A Recommendation: The Emily Dickinson Reader by Paul Legault
Like a Broadway play, Emily Dickinson has been revived (and remixed, restated, reconstituted). For some of us, she was never gone. Some of us have lived with her nonsense inside of us since we were eight years old, drawn to her simple speech and rhythms if not to her obliqueness. Some of us like to dress as Emily for Halloween—and now we have more inspirational fodder as “all of the current evidence is in favour” of the woman on the left of this 1859 daguerrotype being Dickinson.
Meanwhile, in New York, Paul Legault carried around his Poems of Emily Dickinson until the book fell apart and, with phenomenal dedication, wrote 1,789 English-to-English translations of Dickinson’s oeuvre. Readers unfamiliar with Legault’s adoration of the original poet (“I’m in love with her,” he says. “Love absolves most radical acts.”) may read the translated poems as too light, too near mocking, when compared when the originals. But translation into our modern speech does not reduce the weight of Dickinson’s words—Legault honors the humor and obsessive thoughtfulness buried in Dickinson’s poems and adds to them the heft of a century of Dickinson studies (a poet who never pursued publication, Dickinson would be shocked by the piles of literature and research devoted to her). Legault condenses her work into Twitter-like nuggets that weave between the iconic Dickinson themes—Death, flowers, sex, anonymity—and that take us on a journey of context and identity. Because every Dickinson fanboy or fangirl has found something different to love in her dashes (precisely why the title of Susan Howe’s book and Mary Ruefle’s essay share the possessive claim, My Emily Dickinson), and this untraditional translation tells not what Emily Dickinson meant but what she has meant to her translator.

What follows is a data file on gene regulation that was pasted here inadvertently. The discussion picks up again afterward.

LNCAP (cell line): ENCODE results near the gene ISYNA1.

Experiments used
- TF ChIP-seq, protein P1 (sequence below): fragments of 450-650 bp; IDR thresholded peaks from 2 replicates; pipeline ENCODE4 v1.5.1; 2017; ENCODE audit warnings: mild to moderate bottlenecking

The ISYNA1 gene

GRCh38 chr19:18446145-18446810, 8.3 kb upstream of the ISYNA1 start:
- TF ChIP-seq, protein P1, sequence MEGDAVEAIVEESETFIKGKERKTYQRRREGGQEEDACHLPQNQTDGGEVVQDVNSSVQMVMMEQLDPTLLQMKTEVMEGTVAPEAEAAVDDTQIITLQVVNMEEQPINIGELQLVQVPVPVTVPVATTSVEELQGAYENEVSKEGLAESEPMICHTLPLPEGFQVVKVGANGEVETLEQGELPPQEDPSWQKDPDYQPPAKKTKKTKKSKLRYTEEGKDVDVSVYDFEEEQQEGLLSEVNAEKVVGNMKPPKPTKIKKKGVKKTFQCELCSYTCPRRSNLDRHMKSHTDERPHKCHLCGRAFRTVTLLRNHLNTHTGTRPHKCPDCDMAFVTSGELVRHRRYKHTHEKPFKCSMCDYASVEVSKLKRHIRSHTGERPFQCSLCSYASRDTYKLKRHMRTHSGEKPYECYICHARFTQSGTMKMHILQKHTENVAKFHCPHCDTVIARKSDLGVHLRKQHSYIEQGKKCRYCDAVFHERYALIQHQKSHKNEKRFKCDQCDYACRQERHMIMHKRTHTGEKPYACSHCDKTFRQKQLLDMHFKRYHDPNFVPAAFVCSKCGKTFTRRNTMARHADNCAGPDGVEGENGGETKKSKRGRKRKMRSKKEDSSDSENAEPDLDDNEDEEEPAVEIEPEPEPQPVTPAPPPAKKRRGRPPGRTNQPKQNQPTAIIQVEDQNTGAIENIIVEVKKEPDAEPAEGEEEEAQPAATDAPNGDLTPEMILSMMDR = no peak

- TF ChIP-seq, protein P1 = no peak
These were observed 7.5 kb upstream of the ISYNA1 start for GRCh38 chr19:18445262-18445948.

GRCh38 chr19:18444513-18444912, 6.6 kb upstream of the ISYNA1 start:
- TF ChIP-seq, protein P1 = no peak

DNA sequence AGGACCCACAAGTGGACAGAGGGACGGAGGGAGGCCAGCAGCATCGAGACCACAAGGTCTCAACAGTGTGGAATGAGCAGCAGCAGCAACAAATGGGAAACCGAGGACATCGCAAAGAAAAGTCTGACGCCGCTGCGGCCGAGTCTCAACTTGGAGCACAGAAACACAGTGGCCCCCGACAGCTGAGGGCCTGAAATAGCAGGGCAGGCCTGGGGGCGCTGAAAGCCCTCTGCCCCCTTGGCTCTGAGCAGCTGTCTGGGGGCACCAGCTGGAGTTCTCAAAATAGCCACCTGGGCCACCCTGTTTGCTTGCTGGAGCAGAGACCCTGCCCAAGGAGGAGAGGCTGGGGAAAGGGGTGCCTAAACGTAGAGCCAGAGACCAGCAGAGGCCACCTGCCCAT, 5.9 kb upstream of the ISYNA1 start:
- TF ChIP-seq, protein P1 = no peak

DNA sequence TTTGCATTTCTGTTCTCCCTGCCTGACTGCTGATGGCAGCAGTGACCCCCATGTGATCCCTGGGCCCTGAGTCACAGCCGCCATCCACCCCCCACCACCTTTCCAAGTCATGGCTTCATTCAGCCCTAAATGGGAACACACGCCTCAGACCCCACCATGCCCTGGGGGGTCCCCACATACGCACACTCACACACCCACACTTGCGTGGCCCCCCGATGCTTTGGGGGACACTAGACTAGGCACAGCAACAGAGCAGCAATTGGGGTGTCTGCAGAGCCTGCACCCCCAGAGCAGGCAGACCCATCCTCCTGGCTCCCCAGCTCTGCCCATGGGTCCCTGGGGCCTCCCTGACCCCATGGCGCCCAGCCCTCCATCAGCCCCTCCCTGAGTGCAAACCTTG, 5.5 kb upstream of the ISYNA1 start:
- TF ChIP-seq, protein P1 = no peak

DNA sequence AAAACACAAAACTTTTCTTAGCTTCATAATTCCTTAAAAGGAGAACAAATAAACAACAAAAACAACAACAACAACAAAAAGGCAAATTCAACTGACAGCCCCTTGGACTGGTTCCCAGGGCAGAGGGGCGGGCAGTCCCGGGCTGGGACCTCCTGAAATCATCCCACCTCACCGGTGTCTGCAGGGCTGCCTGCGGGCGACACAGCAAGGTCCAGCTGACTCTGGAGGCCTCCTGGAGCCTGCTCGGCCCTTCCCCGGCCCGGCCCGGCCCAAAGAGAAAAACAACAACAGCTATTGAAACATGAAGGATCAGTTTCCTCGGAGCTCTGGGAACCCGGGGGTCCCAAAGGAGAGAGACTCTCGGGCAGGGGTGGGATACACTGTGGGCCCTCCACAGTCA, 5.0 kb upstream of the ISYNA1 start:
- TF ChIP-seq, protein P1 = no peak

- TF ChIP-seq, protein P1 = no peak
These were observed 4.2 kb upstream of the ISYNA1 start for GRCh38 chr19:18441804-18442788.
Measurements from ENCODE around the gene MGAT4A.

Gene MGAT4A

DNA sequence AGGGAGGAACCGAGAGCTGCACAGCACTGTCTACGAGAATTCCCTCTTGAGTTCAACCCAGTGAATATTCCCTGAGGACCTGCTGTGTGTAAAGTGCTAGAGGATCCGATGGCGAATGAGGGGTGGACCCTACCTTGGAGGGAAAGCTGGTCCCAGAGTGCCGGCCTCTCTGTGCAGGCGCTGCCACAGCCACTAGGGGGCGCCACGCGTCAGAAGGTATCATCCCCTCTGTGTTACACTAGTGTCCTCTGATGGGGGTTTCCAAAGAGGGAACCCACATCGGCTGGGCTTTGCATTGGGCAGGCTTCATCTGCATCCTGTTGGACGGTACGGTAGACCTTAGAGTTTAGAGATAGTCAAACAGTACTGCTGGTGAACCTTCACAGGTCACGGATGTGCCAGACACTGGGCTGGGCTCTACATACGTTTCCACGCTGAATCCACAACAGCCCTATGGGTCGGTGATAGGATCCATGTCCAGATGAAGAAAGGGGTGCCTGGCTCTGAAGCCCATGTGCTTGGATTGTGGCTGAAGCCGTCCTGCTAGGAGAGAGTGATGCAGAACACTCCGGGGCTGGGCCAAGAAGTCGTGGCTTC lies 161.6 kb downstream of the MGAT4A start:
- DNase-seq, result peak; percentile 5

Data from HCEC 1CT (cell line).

The (slant) truth is that there’s as much Legault in this collection as Dickinson; he’s inserted his own fears, a young lifetime of experience that insists: to honor our heroes, we must not worship them.
The collection can be enjoyed without a Dickinson companion, but, as one of those people who has lived long with the pale poet’s words, I valued reading the translations and the originals side-by-side. Here are a few for your pleasure.
I read my sentence - steadily -
Reviewed it with my eyes,
To see that I made no mistake
In it’s extremest clause -
The Date, and manner, of the shame -
And then the Pious Form
That “God have mercy” on the Soul
The Jury voted Him -
I made my soul familiar - with her extremity -
That at the last it should not be a novel Agony -
But she, and Death, acquainted -
Meet tranquilly, as friends -
Salute, and pass, without a Hint -
And there, the Matter Ends -
I cannot write people back to life. As hard as I might try. And I do.
Furiously. Like a wizard. Or a grammarian.
The only Ghost I ever saw
Was dressed in Mechlin - so -
He had no sandal on his foot -
And stepped like flakes of snow -
His Mien, was soundless, like the Bird -
But rapid - like the Roe -
His fashions, quaint, Mosaic -
Or, haply, Mistletoe -
His conversation - seldom -
His laughter, like the Breeze
That dies away in Dimples
Among the pensive Trees -
Our interview - was transient -
Of me, himself was shy -
And God forbid I look behind -
Since that appalling Day!
This one time I saw a ghost. It wasn’t really a big deal.
He was kind of shy. For some reason he was wearing a lace dress.
He looked okay in it.
Much Madness is divinest Sense -
To a discerning Eye -
Much Sense - the starkest Madness -
’Tis the Majority
In this, as all, prevail -
Assent - and you are sane -
Demur - you’re straightway dangerous -
And handled with a Chain -
Logic is a trap from which only crazy people can escape.
The Black Berry - wears a Thorn in his side -
But no Man heard Him cry -
He offers His Berry, just the same
To Partridge - and to Boy -
He sometimes holds upon the Fence -
Or struggles to a Tree -
Or clasps a Rock, with both His Hands -
But not for sympathy -
We - tell a Hurt - to cool it -
This Mourner - to the Sky
A little further reaches - instead -
Brave Black Berry -
Blackberries are better than Jesus because they don’t complain when you eat them.
Why should we hurry - Why indeed?
When every way we fly
We are molested equally
No respite from the inference
That this which is begun
Though where it’s labors lie
A bland uncertainty
Besets the sight
This mighty night
It doesn’t matter where you go or what you do. Something
probably matters, but I don’t know what it is.
Dominion lasts until obtained -
Possession just as long -
But these - endowing as they flit
How everlasting are the Lips
Known only to the Dew -
These are the Brides of permanence
Supplanting me and you.
I hope your lips last forever.
* * *
The Emily Dickinson Reader by Paul Legault
McSweeney’s, August 2012
ISBN: 9781936365982. 247 pp.